Bill Hass on Baseball:Hoppers notch 17 strikeouts in 5–1 win

Hoppers notch 17 strikeouts in 5–1 win
from Bill Hass with Bill on Baseball at

A good team can learn things from a defeat.

The Hoppers took the lessons from Wednesday’s loss to Greenville and put them to good use Thursday, pinning a 5–1 defeat on the Drive.

Starter Ethan Clark set the tone with 5 1/3 innings of superb pitching, notching 10 strikeouts. Kyle Keller followed with 2 2/3 innings, giving up an unearned run, and five more strikeouts. Chad Smith closed it out in the ninth, adding two strikeouts to bring the total to a season-high 17 for the night.

“That was just what we needed after that barrage last night,” said manager Todd Pratt, referring to a seven-run inning and 13 total hits by Greenville. “We put the blinders on our pitchers and they commanded the zone tonight.

“Clark had better command of his fastball and that opened up his off-speed. We took advantage of an aggressive lineup.”

Pitching coach Mark DiFelice said the staff noticed the aggressiveness in the Drive’s hitters. They talked about it in Thursday’s pitchers’ meeting, emphasizing throwing fastballs inside and then, in favorable counts, getting the hitters to chase breaking balls in the dirt and fastballs up.

Clark made his fifth start for the Hoppers since being obtained by the Marlins in a trade with Tampa Bay. He picked up his second straight win, allowing two hits. He struck out the side in the second and fourth innings.

“I had an outing a few weeks ago when I went six innings with nine strikeouts,” Clark said, referring to his final start with Bowling Green in the Midwest League. “I thought my stuff was better tonight. I kept my fastball down and mixed it in with my splitter and those two worked really good.

“I’ve thrown the splitter since I was a freshman in college (at a two-year school) and even a little in high school. I have a big hand and that helps, and I made an adjustment on my grip.

“I wish I could have gone a little further, but I just hit a wall. It was a little hotter than usual out there.”
After retiring the first batter he faced in the sixth inning, Clark issued two straight walks and was lifted.

Keller entered and threw a wild pitch to put runners on second and third, but then got a popup and a strikeout to get out of the inning.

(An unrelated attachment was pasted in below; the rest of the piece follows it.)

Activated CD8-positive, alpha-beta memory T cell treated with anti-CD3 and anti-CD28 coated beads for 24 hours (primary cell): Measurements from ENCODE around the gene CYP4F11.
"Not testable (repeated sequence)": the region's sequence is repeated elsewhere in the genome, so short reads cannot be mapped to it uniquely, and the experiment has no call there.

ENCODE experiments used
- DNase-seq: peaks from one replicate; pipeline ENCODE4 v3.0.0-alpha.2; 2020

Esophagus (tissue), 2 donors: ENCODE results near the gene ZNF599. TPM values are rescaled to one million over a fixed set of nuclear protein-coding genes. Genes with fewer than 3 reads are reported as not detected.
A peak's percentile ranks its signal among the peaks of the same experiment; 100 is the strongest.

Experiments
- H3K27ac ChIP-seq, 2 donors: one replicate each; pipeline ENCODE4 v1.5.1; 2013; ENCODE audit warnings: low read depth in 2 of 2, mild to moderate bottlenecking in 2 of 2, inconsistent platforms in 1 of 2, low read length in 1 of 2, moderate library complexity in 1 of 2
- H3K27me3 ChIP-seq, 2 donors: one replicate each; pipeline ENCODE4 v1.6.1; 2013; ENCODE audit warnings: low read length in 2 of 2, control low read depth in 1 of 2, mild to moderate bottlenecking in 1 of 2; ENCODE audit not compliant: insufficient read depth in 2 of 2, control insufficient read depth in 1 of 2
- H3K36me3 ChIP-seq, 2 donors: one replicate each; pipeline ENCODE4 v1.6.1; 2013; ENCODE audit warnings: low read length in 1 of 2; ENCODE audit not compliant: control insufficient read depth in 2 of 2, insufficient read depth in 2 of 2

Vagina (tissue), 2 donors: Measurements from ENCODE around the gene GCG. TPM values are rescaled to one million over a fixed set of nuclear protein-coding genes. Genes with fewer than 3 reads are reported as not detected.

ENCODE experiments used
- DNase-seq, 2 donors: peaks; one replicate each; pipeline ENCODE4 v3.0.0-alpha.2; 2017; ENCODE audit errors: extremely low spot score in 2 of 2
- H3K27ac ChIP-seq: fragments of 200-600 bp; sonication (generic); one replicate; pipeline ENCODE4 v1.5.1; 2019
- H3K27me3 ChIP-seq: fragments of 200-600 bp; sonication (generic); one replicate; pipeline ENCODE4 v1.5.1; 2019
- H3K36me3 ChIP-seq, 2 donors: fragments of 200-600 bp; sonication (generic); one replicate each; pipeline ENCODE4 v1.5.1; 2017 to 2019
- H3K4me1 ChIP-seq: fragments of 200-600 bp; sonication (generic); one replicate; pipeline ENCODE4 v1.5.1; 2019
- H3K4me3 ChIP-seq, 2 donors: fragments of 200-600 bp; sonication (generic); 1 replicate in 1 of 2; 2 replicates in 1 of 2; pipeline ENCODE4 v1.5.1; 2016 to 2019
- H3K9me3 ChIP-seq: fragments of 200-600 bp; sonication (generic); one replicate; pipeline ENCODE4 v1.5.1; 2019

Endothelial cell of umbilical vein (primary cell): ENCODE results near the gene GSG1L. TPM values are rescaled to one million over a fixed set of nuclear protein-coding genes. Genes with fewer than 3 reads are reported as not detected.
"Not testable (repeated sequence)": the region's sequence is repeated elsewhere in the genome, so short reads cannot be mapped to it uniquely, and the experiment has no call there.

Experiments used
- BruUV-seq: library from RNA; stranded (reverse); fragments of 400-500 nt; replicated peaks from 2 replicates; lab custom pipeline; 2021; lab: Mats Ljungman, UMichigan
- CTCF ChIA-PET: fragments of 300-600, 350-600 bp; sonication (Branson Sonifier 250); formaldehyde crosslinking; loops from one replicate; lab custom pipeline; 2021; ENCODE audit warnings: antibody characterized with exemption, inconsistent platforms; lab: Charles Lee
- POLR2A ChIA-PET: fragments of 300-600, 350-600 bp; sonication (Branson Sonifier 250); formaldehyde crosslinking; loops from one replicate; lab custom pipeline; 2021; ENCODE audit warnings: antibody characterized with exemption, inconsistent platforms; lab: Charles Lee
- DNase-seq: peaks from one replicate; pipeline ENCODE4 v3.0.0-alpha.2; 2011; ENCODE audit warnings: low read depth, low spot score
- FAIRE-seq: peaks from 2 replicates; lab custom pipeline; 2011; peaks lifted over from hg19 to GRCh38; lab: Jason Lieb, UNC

Keller and Smith just pounded their fastballs by the Drive.

“You saw big-league stuff from those guys,” DiFelice said. “Keller was 94–97 (miles per hour) and Smith was 96–99.”
The Hoppers got enough offense to back the outstanding pitching. Brian Miller drove in three runs with an RBI single in the third and a two-run homer in the fifth. James Nelson added an RBI double and Trenton Hill got his first RBI as a Hopper on a single.

Miller’s single was solidly hit but barely over the glove of leaping second baseman Steven Reveles. His home run went to left field, his opposite field, something he rarely does.

“I hit one to the opposite field in college,” he said. “I got a fastball away and I wanted to see it deep (in the zone). I got it in the air with some backspin, but I didn’t think it would go out. I thought it would probably go off the wall, but it just got over. On the single, I thought it might be caught. It’s a game of inches.”

The Hoppers improved their second-half record to 13–12. Greenville, which won the first half in the Southern Division to earn a playoff berth, is 13–13.

NOTES: Michael King will start Friday’s game for Greensboro in the series finale … Former UNCG pitcher Hunter Smith pitched a scoreless inning with two strikeouts for Greenville … The Marlins landed four minor-league players in Thursday’s trade that sent reliever David Phelps to Seattle … They got an outfielder and three pitchers, one of whom may wind up with the Hoppers.